In this special from State Of The Re:Union, stories of trans people and their families at many different moments of life, from childhood to adulthood to elders, as parents, as spouses and as kids.
When you find out a relative or friend is expecting a baby, what’s the first question you usually ask them? "Is it a boy or a girl?" Gender is foundational to our understanding of one another, and an integral part of our family lives. It’s so fundamental that we don’t even realize we’re instinctually sorting people into male and female—until we encounter someone who doesn’t seem to cleanly fit into either category.
It’s estimated that there are nearly 1.5 million people in the U.S. who identify themselves as transgender. In recent years, more and more people are publicly declaring that they feel more comfortable in a different category than the one assigned to them at birth, or they’re throwing out the gender labels all together.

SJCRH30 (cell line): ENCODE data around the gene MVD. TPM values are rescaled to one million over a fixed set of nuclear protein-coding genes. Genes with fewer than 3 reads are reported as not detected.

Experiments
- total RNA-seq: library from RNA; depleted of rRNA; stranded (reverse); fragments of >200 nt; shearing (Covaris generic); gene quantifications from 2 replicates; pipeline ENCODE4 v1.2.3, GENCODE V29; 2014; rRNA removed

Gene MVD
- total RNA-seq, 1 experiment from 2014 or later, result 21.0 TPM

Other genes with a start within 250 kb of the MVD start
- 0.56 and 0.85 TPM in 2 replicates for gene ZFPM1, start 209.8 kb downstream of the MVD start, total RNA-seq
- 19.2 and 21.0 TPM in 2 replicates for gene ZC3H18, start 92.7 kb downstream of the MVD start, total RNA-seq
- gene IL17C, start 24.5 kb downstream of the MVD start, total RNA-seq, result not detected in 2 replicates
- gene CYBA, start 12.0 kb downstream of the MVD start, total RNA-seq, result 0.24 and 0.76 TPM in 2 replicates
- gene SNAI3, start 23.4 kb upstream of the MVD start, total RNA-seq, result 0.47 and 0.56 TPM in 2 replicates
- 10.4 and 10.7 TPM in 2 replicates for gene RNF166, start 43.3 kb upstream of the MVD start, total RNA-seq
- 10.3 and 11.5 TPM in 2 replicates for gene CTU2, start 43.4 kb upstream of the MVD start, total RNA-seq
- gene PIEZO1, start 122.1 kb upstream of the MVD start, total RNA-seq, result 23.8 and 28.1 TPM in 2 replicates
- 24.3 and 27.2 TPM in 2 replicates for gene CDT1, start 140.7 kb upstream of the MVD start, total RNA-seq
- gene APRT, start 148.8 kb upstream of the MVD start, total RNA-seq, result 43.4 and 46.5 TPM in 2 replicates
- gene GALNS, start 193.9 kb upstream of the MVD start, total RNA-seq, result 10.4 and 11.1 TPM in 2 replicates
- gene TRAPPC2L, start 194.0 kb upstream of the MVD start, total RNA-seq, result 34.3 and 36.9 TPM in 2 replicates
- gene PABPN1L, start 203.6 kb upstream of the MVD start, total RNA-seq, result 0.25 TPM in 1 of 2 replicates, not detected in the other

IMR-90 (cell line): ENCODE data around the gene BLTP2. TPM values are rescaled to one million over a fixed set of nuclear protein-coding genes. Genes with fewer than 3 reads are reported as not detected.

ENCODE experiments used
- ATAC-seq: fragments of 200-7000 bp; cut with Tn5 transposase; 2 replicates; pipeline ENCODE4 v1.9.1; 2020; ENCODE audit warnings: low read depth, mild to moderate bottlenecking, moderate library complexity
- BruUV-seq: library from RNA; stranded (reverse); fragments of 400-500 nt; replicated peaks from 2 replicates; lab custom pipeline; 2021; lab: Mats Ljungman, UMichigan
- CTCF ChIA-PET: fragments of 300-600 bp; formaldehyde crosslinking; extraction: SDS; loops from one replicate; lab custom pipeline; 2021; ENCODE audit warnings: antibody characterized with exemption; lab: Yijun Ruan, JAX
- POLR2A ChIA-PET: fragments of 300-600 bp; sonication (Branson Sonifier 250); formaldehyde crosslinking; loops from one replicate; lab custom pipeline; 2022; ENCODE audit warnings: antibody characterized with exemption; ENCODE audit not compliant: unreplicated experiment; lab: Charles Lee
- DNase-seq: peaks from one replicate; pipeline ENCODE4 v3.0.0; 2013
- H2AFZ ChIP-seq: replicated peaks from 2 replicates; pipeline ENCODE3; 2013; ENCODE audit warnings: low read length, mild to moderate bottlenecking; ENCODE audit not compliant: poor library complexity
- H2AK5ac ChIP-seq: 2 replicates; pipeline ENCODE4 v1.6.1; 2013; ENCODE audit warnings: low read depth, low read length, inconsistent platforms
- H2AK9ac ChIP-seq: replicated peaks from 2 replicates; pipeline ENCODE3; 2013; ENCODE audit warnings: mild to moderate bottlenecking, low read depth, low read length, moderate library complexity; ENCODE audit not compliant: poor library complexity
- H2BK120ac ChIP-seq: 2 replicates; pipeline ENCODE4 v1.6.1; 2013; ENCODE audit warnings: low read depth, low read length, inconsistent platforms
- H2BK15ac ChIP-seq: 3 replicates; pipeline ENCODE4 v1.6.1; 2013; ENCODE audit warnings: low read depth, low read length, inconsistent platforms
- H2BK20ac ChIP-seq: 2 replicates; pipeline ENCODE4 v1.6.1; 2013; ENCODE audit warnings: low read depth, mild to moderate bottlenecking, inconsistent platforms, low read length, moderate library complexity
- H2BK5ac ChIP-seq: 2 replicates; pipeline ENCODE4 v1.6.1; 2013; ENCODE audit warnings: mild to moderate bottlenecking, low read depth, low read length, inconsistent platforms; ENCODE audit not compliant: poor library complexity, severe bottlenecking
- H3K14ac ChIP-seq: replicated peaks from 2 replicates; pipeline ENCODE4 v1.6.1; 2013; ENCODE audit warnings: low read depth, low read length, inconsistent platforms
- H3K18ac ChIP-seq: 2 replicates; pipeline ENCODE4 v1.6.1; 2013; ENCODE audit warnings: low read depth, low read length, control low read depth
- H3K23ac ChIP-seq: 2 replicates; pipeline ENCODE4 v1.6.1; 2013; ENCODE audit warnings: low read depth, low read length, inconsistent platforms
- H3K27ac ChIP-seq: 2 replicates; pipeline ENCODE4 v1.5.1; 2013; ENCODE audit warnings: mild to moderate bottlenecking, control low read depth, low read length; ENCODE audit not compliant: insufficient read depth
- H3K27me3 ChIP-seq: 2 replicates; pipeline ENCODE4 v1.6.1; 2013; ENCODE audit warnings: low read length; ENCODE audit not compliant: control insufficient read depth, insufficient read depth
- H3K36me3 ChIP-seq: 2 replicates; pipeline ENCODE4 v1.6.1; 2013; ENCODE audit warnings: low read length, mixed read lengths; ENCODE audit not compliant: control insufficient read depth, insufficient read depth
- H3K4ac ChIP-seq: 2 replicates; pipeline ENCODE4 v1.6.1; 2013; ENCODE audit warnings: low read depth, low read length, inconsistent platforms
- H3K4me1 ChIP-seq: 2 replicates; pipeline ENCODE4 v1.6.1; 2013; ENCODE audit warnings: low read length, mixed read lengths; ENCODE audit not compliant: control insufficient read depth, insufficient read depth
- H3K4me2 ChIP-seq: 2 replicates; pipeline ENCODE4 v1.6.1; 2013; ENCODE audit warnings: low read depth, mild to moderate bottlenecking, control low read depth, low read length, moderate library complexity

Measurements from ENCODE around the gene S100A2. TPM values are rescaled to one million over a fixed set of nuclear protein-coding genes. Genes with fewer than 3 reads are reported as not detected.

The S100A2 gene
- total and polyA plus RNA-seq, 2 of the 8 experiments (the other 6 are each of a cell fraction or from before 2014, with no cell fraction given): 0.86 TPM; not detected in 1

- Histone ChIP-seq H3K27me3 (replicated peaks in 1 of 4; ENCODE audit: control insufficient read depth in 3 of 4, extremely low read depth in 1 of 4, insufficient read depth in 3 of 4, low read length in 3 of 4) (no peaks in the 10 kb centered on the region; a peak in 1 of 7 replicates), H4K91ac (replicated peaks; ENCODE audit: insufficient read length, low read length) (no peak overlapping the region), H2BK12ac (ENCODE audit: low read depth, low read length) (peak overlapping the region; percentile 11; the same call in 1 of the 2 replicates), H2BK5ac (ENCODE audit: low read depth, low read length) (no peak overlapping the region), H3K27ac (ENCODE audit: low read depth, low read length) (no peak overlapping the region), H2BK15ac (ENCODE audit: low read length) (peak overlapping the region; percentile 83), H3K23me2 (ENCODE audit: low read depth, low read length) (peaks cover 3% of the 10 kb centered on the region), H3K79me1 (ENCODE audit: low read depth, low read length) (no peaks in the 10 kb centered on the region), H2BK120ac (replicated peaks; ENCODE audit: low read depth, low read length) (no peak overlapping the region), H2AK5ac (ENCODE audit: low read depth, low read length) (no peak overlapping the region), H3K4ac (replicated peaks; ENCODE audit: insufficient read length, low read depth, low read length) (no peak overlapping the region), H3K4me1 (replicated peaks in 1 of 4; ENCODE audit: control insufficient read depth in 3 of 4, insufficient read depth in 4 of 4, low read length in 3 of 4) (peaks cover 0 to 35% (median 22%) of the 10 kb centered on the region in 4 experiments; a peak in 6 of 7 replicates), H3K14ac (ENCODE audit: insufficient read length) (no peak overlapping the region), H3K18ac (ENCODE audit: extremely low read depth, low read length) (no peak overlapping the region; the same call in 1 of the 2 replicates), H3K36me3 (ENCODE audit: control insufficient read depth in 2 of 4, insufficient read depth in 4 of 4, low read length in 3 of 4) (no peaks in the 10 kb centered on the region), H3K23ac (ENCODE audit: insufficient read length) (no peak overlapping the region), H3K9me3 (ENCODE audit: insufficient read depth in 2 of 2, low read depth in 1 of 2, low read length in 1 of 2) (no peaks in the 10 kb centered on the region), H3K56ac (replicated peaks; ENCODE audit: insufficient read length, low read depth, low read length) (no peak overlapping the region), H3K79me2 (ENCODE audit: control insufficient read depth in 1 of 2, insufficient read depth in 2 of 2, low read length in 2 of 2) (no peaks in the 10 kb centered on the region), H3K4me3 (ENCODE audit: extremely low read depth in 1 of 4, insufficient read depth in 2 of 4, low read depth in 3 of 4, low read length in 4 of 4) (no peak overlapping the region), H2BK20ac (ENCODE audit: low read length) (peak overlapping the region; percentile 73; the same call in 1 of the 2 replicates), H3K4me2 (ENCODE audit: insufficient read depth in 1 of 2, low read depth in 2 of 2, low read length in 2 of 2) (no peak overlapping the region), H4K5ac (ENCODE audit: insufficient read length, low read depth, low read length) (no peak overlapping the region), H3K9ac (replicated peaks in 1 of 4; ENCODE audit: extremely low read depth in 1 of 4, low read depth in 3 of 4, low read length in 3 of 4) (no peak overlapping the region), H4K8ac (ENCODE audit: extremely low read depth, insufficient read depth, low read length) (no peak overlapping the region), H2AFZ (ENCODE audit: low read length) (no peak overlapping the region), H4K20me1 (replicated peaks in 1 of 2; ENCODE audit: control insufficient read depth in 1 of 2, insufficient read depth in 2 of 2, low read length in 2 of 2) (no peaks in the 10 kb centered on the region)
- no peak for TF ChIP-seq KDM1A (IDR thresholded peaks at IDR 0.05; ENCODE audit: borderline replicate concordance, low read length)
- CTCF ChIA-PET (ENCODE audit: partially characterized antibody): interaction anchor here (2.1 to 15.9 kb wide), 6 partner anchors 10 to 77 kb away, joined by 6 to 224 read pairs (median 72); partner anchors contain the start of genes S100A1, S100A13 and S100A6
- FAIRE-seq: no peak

There have been people who don’t conform to certain notions of gender dating back to antiquity across cultures, but they’ve historically faded into the woodwork and stayed quiet. Now transgender people are coming out of the closet in greater numbers than ever.
State Of The Re:Union takes a look at some of these stories, from a 15-year old girl who transitioned and helped her local politicians develop a new perspective, to a Catholic nun who has secretly counseled transgender people for 15 years, and a World War II veteran and widow who fought the Social Security Administration for benefits.
State Of The Re:Union is a public radio series hosted by Al Letson. In each episode, Letson and his team explores how a particular American city or town creates community, the ways people transcend challenging circumstances and the vital cultural narratives that give an area its uniqueness.
Listen to this special: